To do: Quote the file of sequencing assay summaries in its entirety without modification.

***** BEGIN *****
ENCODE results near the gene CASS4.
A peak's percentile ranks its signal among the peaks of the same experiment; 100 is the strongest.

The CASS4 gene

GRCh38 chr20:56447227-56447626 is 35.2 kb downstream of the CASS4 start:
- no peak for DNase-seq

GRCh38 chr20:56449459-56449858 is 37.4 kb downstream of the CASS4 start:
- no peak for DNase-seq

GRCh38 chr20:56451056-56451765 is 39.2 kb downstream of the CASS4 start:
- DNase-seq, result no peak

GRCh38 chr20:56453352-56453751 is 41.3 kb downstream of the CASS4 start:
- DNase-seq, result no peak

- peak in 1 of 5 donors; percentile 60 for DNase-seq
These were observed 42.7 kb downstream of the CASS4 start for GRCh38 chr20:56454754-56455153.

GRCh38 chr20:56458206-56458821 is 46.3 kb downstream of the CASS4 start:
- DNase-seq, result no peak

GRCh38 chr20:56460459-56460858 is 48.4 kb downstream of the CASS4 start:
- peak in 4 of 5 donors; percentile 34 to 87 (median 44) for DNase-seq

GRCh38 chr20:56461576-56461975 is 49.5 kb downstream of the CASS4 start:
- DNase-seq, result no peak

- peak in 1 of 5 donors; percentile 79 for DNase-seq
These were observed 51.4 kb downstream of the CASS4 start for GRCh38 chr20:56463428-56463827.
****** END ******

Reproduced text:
ENCODE results near the gene CASS4.
A peak's percentile ranks its signal among the peaks of the same experiment; 100 is the strongest.

The CASS4 gene

GRCh38 chr20:56447227-56447626 is 35.2 kb downstream of the CASS4 start:
- no peak for DNase-seq

GRCh38 chr20:56449459-56449858 is 37.4 kb downstream of the CASS4 start:
- no peak for DNase-seq

GRCh38 chr20:56451056-56451765 is 39.2 kb downstream of the CASS4 start:
- DNase-seq, result no peak

GRCh38 chr20:56453352-56453751 is 41.3 kb downstream of the CASS4 start:
- DNase-seq, result no peak

- peak in 1 of 5 donors; percentile 60 for DNase-seq
These were observed 42.7 kb downstream of the CASS4 start for GRCh38 chr20:56454754-56455153.

GRCh38 chr20:56458206-56458821 is 46.3 kb downstream of the CASS4 start:
- DNase-seq, result no peak

GRCh38 chr20:56460459-56460858 is 48.4 kb downstream of the CASS4 start:
- peak in 4 of 5 donors; percentile 34 to 87 (median 44) for DNase-seq

GRCh38 chr20:56461576-56461975 is 49.5 kb downstream of the CASS4 start:
- DNase-seq, result no peak

- peak in 1 of 5 donors; percentile 79 for DNase-seq
These were observed 51.4 kb downstream of the CASS4 start for GRCh38 chr20:56463428-56463827.